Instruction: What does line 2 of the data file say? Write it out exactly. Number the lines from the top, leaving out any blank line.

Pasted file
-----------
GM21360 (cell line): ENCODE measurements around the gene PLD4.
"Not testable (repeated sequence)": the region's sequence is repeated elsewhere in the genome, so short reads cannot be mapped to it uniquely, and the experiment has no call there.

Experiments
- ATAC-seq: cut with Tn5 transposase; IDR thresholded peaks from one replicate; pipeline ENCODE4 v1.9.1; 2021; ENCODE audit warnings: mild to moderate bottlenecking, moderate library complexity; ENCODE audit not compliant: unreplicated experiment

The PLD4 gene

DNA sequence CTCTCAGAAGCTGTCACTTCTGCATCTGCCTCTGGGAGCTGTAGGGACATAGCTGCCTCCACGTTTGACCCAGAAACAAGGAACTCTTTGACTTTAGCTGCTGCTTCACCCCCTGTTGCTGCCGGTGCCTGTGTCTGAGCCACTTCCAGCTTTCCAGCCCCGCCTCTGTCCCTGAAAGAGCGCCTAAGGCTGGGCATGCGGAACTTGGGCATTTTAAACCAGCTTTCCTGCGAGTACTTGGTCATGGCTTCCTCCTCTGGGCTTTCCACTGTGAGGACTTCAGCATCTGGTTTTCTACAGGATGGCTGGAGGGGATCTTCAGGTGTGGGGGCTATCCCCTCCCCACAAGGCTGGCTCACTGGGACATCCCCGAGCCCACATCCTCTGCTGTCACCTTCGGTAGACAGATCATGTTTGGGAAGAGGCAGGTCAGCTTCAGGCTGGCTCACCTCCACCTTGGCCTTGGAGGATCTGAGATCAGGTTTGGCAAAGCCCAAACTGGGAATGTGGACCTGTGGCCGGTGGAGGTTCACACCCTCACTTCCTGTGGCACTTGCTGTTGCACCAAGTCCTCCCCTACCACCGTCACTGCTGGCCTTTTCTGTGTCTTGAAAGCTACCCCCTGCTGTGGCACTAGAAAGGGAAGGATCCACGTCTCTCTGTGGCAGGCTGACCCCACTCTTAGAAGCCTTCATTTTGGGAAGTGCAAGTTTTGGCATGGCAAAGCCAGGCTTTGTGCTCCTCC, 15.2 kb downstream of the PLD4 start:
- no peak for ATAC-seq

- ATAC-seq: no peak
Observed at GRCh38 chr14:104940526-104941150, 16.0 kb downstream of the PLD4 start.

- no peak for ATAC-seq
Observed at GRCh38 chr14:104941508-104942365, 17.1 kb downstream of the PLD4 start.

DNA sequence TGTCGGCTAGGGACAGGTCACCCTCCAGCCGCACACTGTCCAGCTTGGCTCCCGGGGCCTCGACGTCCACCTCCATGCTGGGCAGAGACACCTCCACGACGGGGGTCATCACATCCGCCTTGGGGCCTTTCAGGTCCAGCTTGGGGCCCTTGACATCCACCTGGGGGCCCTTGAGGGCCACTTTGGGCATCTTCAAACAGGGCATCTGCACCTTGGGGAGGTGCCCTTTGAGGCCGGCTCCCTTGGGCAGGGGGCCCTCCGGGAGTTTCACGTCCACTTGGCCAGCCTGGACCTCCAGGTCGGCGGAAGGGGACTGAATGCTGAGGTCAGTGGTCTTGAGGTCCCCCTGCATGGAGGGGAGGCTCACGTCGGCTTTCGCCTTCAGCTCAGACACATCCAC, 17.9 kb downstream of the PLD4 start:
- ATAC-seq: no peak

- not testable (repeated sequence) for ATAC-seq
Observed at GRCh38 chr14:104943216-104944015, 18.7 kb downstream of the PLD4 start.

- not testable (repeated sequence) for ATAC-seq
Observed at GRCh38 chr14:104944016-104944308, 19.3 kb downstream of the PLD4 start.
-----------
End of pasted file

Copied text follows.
"Not testable (repeated sequence)": the region's sequence is repeated elsewhere in the genome, so short reads cannot be mapped to it uniquely, and the experiment has no call there.